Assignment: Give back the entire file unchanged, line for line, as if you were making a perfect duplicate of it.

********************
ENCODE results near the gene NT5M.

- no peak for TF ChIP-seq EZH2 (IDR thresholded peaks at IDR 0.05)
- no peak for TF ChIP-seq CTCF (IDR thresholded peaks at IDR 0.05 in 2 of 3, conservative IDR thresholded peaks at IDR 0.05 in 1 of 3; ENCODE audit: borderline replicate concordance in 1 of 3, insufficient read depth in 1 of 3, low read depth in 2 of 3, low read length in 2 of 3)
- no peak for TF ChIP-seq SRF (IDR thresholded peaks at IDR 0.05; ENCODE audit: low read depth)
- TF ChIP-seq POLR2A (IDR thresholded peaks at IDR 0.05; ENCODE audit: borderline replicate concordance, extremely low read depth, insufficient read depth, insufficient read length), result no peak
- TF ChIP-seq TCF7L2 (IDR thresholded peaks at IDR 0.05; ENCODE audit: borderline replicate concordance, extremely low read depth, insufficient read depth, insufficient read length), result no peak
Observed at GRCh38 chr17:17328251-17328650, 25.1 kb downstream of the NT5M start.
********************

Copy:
ENCODE results near the gene NT5M.

- no peak for TF ChIP-seq EZH2 (IDR thresholded peaks at IDR 0.05)
- no peak for TF ChIP-seq CTCF (IDR thresholded peaks at IDR 0.05 in 2 of 3, conservative IDR thresholded peaks at IDR 0.05 in 1 of 3; ENCODE audit: borderline replicate concordance in 1 of 3, insufficient read depth in 1 of 3, low read depth in 2 of 3, low read length in 2 of 3)
- no peak for TF ChIP-seq SRF (IDR thresholded peaks at IDR 0.05; ENCODE audit: low read depth)
- TF ChIP-seq POLR2A (IDR thresholded peaks at IDR 0.05; ENCODE audit: borderline replicate concordance, extremely low read depth, insufficient read depth, insufficient read length), result no peak
- TF ChIP-seq TCF7L2 (IDR thresholded peaks at IDR 0.05; ENCODE audit: borderline replicate concordance, extremely low read depth, insufficient read depth, insufficient read length), result no peak
Observed at GRCh38 chr17:17328251-17328650, 25.1 kb downstream of the NT5M start.